Kylie Minogue, Australia’s cult disco chanteuse returns, only this time without the disco. Instead of opting for more familiar Minogue arrangements, Kylie Christmas () aims to please a broader, more casual audience.
The majority of the songs are classically arranged and feature lush orchestrations, but they struggle to rekindle the sincerity of the originals — as well as the long trail of cover versions that have come before. When not burdened with injecting life into fairly predictable song choices, the singer is more effective utilizing her soft and silken pipes on the original material on offer. Lovingly produced with all the usual festive trimmings, songs such as “It’s the Most Wonderful Time of the Year,” “Let It Snow” and “Have Yourself A Merry Little Christmas” all blur into one, and are more filler than stocking filler.
Predictable arrival “Santa Claus is Coming to Town” isn’t so much a duet with Frank Sinatra as it is Minogue simply singing on top of him. The vintage sound quality of Sinatra cackles through warmly and richly, which are both comforting qualities that the Australian pop princess cannot quite match with her own uniquely rich and feathery voice.
Seemingly engineered to secure an advertisement campaign with a department store, “Winter Wonderland” is fine for timeless Christmas covers fans, just not Minogue fans. On “Let It Snow,” she might as well be singing “make it stop, make it stop, make it stop.” Minogue often relies on her overly-stylized coquettish delivery, and these orchestral Disney-like arrangements heavily emphasize this slightly overcooked persona, making them something of an acquired taste. Showing even less effort, “Santa Baby” was originally recorded 15 years ago, and as a “gift” to fans, here it is again.
Name-checking Clooney and Obama, “Oh Santa” is almost the same song again, only written by Minogue. That its melody slips into Jingle Bells highlights its shortcomings. By the time one reads that “Have Yourself A Merry Little Christmas” is on the track-list one knows exactly what to expect.
The obligatory covers detract very little from existing versions. Therefore, disappointment lies with a lack of originality more than it does any technical accomplishments. Her take on the post-punk pop classic “Christmas Wrapping” (now with Iggy Pop) makes little use of the juxtaposition of Minogue’s crisp and perky delivery and Iggy’s more than a little merry, deep drawl. Recorded separately, their playful interaction is a brief glimpse into how reworking such a ubiquitous composition could have worked out better. Whereas the original benefits from a slightly sarcastic and disconnected delivery, as if conveying the rueful task of cleaning up the wreckage of last night’s party with a hangover, Minogue opts for a faithful karaoke rendition instead. While one couldn’t realistically expect Iggy to offer up a Christmas collaboration equivalent to her duet with Nick Cave, it’s a notable missed opportunity and an example of the risks not being taken — ones she formerly delighted in taking.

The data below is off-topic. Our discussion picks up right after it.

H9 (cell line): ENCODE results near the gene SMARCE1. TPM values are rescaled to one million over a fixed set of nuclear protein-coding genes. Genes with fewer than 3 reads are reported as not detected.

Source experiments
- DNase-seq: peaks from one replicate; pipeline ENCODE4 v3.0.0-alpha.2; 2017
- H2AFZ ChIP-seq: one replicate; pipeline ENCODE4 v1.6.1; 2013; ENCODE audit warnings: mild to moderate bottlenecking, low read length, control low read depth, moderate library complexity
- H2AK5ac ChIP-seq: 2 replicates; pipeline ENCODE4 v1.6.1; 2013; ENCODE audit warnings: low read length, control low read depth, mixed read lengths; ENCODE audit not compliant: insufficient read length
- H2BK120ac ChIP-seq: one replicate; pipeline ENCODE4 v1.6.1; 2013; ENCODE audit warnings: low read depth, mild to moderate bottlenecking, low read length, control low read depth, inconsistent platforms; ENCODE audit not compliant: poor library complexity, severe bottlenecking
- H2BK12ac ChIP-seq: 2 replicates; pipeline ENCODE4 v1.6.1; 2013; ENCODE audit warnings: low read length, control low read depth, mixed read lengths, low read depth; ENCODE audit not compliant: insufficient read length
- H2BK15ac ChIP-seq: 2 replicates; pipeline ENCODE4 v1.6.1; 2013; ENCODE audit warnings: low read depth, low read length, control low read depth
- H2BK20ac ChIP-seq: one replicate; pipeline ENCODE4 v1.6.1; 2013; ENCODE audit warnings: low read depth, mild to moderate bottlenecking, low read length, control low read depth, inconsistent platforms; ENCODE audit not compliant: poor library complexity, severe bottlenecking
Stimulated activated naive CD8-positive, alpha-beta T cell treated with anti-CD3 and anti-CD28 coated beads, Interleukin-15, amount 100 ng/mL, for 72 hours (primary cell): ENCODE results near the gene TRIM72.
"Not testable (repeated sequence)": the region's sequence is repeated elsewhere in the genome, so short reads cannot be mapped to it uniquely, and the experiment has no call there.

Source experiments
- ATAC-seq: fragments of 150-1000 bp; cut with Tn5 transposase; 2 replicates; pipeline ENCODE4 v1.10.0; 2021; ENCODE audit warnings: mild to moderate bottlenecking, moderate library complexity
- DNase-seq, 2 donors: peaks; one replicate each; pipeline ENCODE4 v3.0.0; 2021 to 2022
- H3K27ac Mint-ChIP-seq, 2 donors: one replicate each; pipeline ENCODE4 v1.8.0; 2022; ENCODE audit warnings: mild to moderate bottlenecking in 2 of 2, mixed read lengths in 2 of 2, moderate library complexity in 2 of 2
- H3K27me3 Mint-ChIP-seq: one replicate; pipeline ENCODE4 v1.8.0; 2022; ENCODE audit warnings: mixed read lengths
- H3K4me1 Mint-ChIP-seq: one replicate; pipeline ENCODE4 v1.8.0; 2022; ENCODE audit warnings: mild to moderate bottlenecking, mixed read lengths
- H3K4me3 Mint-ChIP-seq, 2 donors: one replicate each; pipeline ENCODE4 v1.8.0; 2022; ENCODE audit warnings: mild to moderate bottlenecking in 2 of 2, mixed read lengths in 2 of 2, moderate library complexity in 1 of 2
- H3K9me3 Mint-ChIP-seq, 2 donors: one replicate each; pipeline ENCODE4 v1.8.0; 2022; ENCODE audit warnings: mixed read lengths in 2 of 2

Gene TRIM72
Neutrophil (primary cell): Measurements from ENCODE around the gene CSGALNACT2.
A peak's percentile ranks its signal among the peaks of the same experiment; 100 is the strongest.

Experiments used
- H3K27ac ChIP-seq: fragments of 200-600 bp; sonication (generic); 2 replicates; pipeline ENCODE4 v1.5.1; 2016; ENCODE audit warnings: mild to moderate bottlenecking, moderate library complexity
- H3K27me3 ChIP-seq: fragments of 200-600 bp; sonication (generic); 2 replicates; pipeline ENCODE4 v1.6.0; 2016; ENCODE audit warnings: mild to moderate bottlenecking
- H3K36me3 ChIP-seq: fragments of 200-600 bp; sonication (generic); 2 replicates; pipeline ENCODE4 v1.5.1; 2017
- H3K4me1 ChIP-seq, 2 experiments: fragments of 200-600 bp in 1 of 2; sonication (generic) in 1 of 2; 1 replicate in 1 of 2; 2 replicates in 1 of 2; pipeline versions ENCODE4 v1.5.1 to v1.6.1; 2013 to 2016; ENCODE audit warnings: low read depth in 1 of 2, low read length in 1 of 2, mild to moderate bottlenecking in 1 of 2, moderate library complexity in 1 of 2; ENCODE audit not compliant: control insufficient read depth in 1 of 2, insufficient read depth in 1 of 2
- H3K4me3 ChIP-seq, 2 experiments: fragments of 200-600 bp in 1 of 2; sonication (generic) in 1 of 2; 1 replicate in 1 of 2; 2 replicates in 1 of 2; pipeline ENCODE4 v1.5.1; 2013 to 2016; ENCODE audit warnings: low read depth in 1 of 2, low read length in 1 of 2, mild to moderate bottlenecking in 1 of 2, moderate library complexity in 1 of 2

Kylie Christmas isn’t completely free of sparkle. “Only You” (featuring James Corden) transforms the Yazoo classic into a meditative, inspirational lullaby. And if only every song on this album were in the same vein as “Every Day’s Like Christmas” — it not only justifies, but strengthens her reputation. Beautiful and lilting, it is truly deserving of future classic status. Written by Coldplay’s Chris Martin, it’s a shame such heart-melting beauty and ambition cannot be matched elsewhere.
Her one woman take on the girl-group pop of “I’m Gonna Be Warm This Winter” is a breeze, convincingly evoking cozy memories of the 1960s as well as the season it’s dedicated to. The jaunty “wall of sound” production of “White December” sounds like a slowed down, bombastic “Tragedy” by Steps, but with added sleigh bells (this is a good thing). Steering clear of the over-sized arrangements elsewhere, “2000 Miles” is a significant improvement of cover material. Allowing her velvety vocal to emote rather than enact, the soft arrangement works well. If “Oh Santa” re-wrote “Santa Baby,” then her lovely, co-penned and codependent ballad “Cried Out Christmas” rehashes her 1990 cover of “Tears On My Pillow.”
Doing its best to erase the disappointment of most of the album, “100 Degrees” (with baby sis Dannii) finally heats things up and delivers the disco blizzard most of her fan-base would have on their wish lists. Panting as though their lives depended on it, the footloose energy sounds not dissimilar to the camp and frisky musical number Meryl Streep’s Madeline Ashton sang in the film Death Becomes Her. Ticklishly divine, the commanding chorus is a Christmas 2015 essential. It’s contrived, clichéd, obvious, and all the better for it.
Overall, the lushly orchestrated Kylie Christmas won’t dampen the memory of the songs chosen as cover versions, but all but two tracks here would dampen an actual Minogue playlist, which by and large makes it a regrettable turkey. Only the subtle touch of “Everyday’s Like Christmas Day” and the steam-train touch of “100 Degrees” deliver an acceptable showcase.
Kylie Christmas is available now.
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